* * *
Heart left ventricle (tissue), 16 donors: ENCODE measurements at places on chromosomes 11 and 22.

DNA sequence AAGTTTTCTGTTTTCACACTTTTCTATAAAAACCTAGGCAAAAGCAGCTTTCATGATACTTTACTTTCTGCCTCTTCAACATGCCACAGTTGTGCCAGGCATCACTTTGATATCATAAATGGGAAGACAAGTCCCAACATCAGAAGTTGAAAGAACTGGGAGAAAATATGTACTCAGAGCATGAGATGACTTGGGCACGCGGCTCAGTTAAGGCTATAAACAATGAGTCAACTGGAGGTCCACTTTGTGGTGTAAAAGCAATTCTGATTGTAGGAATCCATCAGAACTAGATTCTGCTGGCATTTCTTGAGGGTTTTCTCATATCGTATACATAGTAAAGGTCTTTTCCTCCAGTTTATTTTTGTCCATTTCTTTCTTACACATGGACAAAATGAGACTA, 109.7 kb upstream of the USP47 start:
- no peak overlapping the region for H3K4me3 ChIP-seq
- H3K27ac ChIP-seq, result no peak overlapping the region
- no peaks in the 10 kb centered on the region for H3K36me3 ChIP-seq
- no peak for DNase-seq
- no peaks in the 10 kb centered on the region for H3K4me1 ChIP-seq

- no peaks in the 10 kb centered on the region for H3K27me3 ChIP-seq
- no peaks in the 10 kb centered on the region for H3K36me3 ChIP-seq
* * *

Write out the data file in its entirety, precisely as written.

Heart left ventricle (tissue), 16 donors: ENCODE measurements at places on chromosomes 11 and 22.

DNA sequence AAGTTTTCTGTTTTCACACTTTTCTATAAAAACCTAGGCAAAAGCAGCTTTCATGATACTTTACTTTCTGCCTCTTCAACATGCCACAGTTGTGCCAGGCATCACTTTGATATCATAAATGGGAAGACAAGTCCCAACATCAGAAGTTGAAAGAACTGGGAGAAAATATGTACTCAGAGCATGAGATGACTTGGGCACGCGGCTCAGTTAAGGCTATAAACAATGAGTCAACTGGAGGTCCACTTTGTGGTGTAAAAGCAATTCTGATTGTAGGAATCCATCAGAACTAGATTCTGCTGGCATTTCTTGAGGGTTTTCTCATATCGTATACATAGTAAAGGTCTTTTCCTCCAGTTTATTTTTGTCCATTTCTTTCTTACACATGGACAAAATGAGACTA, 109.7 kb upstream of the USP47 start:
- no peak overlapping the region for H3K4me3 ChIP-seq
- H3K27ac ChIP-seq, result no peak overlapping the region
- no peaks in the 10 kb centered on the region for H3K36me3 ChIP-seq
- no peak for DNase-seq
- no peaks in the 10 kb centered on the region for H3K4me1 ChIP-seq

- no peaks in the 10 kb centered on the region for H3K27me3 ChIP-seq
- no peaks in the 10 kb centered on the region for H3K36me3 ChIP-seq